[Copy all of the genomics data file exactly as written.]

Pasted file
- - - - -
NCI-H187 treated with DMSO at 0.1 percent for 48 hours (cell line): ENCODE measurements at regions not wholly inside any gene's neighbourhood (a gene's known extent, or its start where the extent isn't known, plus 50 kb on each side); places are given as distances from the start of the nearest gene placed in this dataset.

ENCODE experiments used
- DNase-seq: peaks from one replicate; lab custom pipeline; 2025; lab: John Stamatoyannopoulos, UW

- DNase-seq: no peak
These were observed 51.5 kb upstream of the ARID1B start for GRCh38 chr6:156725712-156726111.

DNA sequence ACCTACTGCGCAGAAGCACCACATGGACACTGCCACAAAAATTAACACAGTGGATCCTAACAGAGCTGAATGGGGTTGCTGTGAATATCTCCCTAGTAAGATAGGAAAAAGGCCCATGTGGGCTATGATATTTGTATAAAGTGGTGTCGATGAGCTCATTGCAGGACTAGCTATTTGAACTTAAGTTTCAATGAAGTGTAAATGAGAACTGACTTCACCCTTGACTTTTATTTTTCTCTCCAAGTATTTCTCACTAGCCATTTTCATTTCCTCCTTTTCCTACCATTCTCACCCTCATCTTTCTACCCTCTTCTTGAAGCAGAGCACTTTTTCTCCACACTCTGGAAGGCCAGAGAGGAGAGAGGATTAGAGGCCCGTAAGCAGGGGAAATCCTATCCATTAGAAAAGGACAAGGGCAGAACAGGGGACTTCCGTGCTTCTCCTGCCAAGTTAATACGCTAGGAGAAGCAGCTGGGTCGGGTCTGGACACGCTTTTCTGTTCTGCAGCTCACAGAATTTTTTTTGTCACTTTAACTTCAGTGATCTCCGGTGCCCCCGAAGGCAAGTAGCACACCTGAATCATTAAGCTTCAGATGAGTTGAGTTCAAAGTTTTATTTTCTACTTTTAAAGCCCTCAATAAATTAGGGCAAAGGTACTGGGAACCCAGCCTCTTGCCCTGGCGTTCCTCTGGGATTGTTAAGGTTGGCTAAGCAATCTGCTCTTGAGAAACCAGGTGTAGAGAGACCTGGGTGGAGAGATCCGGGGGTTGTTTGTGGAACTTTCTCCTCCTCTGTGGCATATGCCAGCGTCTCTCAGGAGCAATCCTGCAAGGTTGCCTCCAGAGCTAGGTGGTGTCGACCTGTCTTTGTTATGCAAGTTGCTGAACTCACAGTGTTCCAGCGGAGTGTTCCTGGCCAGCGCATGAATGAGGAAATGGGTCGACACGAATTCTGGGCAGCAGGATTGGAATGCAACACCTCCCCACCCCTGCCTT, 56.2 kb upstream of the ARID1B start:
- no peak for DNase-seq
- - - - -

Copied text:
NCI-H187 treated with DMSO at 0.1 percent for 48 hours (cell line): ENCODE measurements at regions not wholly inside any gene's neighbourhood (a gene's known extent, or its start where the extent isn't known, plus 50 kb on each side); places are given as distances from the start of the nearest gene placed in this dataset.

ENCODE experiments used
- DNase-seq: peaks from one replicate; lab custom pipeline; 2025; lab: John Stamatoyannopoulos, UW

- DNase-seq: no peak
These were observed 51.5 kb upstream of the ARID1B start for GRCh38 chr6:156725712-156726111.

DNA sequence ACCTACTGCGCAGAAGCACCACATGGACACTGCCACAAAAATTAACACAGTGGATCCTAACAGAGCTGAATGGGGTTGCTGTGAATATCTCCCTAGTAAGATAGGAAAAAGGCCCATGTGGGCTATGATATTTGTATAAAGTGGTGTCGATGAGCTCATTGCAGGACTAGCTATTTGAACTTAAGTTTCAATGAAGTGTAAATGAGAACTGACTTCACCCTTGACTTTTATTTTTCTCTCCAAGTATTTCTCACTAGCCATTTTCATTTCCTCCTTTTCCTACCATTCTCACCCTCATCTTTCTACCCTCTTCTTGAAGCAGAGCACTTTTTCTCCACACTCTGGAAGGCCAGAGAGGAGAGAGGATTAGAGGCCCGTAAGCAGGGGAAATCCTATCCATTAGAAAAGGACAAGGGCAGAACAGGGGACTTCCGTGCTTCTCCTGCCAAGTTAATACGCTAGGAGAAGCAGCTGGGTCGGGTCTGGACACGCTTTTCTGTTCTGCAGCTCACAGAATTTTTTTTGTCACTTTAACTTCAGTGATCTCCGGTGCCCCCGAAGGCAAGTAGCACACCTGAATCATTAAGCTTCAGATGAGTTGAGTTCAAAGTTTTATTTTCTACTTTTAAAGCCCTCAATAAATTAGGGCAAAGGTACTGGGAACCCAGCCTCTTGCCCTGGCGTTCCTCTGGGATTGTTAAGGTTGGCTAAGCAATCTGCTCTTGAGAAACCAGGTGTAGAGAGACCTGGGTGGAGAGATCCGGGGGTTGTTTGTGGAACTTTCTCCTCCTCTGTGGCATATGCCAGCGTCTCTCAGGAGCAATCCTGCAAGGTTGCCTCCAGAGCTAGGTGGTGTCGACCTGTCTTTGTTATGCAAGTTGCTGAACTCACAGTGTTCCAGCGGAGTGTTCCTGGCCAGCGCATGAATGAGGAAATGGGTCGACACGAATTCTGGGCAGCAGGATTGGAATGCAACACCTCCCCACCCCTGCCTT, 56.2 kb upstream of the ARID1B start:
- no peak for DNase-seq